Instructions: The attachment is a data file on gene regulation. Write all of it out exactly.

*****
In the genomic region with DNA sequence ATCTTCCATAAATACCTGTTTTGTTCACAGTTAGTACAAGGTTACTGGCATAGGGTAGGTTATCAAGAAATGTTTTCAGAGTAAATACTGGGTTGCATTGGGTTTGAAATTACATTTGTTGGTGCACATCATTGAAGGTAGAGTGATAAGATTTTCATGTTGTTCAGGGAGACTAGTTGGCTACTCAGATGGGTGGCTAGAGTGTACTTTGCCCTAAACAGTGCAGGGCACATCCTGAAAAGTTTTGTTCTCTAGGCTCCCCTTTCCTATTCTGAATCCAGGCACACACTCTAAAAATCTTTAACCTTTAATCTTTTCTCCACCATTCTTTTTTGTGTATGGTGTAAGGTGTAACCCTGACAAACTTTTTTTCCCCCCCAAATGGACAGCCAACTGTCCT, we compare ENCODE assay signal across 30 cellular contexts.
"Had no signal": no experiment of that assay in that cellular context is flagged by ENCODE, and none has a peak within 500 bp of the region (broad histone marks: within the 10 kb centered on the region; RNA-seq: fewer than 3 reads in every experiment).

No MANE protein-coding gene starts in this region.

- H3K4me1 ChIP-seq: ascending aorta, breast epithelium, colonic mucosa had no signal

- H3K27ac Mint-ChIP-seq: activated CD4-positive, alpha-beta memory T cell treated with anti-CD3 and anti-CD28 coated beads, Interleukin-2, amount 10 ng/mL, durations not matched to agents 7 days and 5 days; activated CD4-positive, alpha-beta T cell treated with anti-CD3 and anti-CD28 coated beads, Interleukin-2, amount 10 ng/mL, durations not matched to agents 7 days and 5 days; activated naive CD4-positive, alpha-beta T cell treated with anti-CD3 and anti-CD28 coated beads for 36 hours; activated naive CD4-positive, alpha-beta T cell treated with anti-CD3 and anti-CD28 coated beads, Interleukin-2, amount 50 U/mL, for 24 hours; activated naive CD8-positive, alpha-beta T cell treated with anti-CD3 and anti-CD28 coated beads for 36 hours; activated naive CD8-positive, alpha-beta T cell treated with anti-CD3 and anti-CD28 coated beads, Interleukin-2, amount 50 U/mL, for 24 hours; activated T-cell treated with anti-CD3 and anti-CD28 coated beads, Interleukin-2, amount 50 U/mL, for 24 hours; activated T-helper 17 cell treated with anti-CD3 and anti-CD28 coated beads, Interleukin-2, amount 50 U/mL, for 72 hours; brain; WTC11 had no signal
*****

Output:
In the genomic region with DNA sequence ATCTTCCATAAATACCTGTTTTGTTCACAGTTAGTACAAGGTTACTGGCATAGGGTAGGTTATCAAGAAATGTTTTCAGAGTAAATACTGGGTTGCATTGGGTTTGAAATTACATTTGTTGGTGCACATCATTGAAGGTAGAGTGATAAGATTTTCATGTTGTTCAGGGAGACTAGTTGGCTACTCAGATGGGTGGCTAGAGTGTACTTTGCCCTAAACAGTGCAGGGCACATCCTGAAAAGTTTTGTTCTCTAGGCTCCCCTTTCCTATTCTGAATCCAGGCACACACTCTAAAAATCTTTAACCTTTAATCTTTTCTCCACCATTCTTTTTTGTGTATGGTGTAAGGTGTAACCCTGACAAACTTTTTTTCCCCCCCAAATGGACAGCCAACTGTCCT, we compare ENCODE assay signal across 30 cellular contexts.
"Had no signal": no experiment of that assay in that cellular context is flagged by ENCODE, and none has a peak within 500 bp of the region (broad histone marks: within the 10 kb centered on the region; RNA-seq: fewer than 3 reads in every experiment).

No MANE protein-coding gene starts in this region.

- H3K4me1 ChIP-seq: ascending aorta, breast epithelium, colonic mucosa had no signal

- H3K27ac Mint-ChIP-seq: activated CD4-positive, alpha-beta memory T cell treated with anti-CD3 and anti-CD28 coated beads, Interleukin-2, amount 10 ng/mL, durations not matched to agents 7 days and 5 days; activated CD4-positive, alpha-beta T cell treated with anti-CD3 and anti-CD28 coated beads, Interleukin-2, amount 10 ng/mL, durations not matched to agents 7 days and 5 days; activated naive CD4-positive, alpha-beta T cell treated with anti-CD3 and anti-CD28 coated beads for 36 hours; activated naive CD4-positive, alpha-beta T cell treated with anti-CD3 and anti-CD28 coated beads, Interleukin-2, amount 50 U/mL, for 24 hours; activated naive CD8-positive, alpha-beta T cell treated with anti-CD3 and anti-CD28 coated beads for 36 hours; activated naive CD8-positive, alpha-beta T cell treated with anti-CD3 and anti-CD28 coated beads, Interleukin-2, amount 50 U/mL, for 24 hours; activated T-cell treated with anti-CD3 and anti-CD28 coated beads, Interleukin-2, amount 50 U/mL, for 24 hours; activated T-helper 17 cell treated with anti-CD3 and anti-CD28 coated beads, Interleukin-2, amount 50 U/mL, for 72 hours; brain; WTC11 had no signal